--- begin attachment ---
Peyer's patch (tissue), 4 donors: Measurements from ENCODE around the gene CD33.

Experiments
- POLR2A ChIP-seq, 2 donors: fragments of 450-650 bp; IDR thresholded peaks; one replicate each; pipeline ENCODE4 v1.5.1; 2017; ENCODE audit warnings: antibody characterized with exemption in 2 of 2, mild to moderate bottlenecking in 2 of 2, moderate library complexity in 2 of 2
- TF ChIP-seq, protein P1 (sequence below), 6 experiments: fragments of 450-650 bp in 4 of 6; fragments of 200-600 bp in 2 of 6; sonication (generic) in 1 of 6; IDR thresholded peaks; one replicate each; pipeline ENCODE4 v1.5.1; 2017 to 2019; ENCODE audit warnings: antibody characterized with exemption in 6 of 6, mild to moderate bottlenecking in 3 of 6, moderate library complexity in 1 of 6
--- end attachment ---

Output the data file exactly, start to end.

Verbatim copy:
Peyer's patch (tissue), 4 donors: Measurements from ENCODE around the gene CD33.

Experiments
- POLR2A ChIP-seq, 2 donors: fragments of 450-650 bp; IDR thresholded peaks; one replicate each; pipeline ENCODE4 v1.5.1; 2017; ENCODE audit warnings: antibody characterized with exemption in 2 of 2, mild to moderate bottlenecking in 2 of 2, moderate library complexity in 2 of 2
- TF ChIP-seq, protein P1 (sequence below), 6 experiments: fragments of 450-650 bp in 4 of 6; fragments of 200-600 bp in 2 of 6; sonication (generic) in 1 of 6; IDR thresholded peaks; one replicate each; pipeline ENCODE4 v1.5.1; 2017 to 2019; ENCODE audit warnings: antibody characterized with exemption in 6 of 6, mild to moderate bottlenecking in 3 of 6, moderate library complexity in 1 of 6